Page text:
Thought I’d look at my March images from last winter/spring so that I could share some more colorful, spring-like images. Well, there was snow on the ground then too. But only enough to coat the ground and still allow plant remnants to poke through. And look, the dormant shrubby remains have foggy water drops….no frozen snow.
Many persons are grossed out thinking about spiders; they don’t even have to see one to feel tingly. These predators may be venomous commanding serious fear. Knowing that they protect many favorite plants from their predators is reason for gardeners to tolerate their presence outdoors, from a distance. Morning on the prairie reveals multiple spiders’ webs dripping with morning dew; the spiders’ traps that in the dark of night were hidden traps.
These tiny creatures survive by creating amazing works of art, often a new piece every day. The diversity in this species is mirrored in the diverse web patterns found in the prairie. These architectural feats were not learned over multiple workshop sessions like many of us have endured. Many times our large brain attempts to crochet or knit fail to produce anything with a detailed pattern eliciting praise from observers. Spiders are masters at their craft and deserve respect for this talent.
I invite you to spend a few moments looking past the beautiful webs and find the two spiders in one image. Then notice the large lump attached to one grass stem, the carefully bound prey held in reserve for later dining. The spider web images are more complete with these inclusions.
Sunrise in the forest is uneventful at best; there is no dramatic glowing ball rising from the horizon. Pre-dawn can be a tease for the nature photographer in the forest. The coyote, deer and other nocturnal animals are still up and about but the camera produces dull images. Colors become evident as light gradually penetrates between trees, signaling photographers that it is now prime time to capture wildlife images as in my previous post, “The Formative Years”.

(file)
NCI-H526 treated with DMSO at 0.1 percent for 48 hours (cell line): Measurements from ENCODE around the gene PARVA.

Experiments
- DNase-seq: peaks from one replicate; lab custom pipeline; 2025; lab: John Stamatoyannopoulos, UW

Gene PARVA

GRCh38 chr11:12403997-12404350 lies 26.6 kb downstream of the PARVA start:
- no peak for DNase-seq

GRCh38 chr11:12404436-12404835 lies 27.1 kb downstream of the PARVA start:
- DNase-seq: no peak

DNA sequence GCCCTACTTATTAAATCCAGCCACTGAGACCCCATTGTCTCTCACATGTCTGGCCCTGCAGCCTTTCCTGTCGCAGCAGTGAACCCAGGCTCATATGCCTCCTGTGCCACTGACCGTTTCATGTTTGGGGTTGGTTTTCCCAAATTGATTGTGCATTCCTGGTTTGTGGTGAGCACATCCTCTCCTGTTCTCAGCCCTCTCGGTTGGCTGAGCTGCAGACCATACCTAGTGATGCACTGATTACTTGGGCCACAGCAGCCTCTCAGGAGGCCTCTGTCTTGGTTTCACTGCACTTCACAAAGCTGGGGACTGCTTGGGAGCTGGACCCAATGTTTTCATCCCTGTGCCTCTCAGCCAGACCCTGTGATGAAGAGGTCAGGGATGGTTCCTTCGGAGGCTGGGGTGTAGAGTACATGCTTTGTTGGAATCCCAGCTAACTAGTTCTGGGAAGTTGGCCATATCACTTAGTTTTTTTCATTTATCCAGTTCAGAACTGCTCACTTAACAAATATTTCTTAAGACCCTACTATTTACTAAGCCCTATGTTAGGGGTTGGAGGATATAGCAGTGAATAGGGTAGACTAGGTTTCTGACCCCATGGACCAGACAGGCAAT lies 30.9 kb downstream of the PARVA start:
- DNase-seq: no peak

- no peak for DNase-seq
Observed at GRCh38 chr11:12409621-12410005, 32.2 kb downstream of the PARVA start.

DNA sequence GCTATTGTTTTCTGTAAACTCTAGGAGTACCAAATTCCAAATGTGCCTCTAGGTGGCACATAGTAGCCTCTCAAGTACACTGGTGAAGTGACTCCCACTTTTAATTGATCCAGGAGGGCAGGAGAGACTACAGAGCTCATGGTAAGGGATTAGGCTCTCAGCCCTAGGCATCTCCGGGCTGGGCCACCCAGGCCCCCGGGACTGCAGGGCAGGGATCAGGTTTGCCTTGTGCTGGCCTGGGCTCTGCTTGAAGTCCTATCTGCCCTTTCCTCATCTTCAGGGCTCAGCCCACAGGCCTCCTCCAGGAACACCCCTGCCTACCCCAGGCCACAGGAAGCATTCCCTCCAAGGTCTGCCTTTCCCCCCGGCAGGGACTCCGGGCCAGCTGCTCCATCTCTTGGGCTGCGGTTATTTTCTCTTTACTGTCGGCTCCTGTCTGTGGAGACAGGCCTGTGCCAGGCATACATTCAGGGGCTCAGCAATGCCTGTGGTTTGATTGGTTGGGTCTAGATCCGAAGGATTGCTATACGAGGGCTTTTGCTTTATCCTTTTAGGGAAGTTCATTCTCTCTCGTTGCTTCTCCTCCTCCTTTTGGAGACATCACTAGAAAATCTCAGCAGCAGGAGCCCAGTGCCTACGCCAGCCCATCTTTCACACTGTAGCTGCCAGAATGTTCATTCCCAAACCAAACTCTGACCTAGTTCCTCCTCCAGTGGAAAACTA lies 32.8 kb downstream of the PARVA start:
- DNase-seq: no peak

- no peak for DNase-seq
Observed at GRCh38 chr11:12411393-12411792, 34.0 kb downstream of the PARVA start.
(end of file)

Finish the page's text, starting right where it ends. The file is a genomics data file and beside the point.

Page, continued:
The trail I took this morning led me out of the forest and into the prairie. Coming out of the forest preserve, at 6:30 a.m., shortly after sunrise in midsummer, presented an American version of a French impressionism scene. The warm earth and cool morning air produced fresh dew on every blossom and leaf. Fog layers interspersed grasses. The rising sun would soon warm the air to equal the earth’s temperature dissipating visible liquid drops back into unseen vapor. Timing is everything; photographing nature takes both patience and early rising, along with some good fortune.
Revelation is in the detail. Zoom in on each of image and see what more often than not remains unnoticed. Plump balls of morning dew crowd on pedals and stems while stamen and buds appear dry. These blooms nod not because of abundant mass but as an adaptation that helps deter insects while also protecting the nectar from rain. In spite of the incredible dexterity of flying insects most choose not to hang upside down. The bee is the benefactor of this plant’s design, enjoying the protected nectar of Nodding Onion (Allium cernuum) .
These images are busier in composition than I prefer; too many lines and no real focal point that makes the subject easily understood. The thin grass leaves are echoed by the long thin pedicels holding each flower. Only the change in color from green to pinkish white and the spherical cluster of blooms draw one’s eye to this plant. Yet, like the prairie, taking a close look at each image is time well spent.
When the air is cool and the season warm, grasses and dew are nature’s instant breakfast.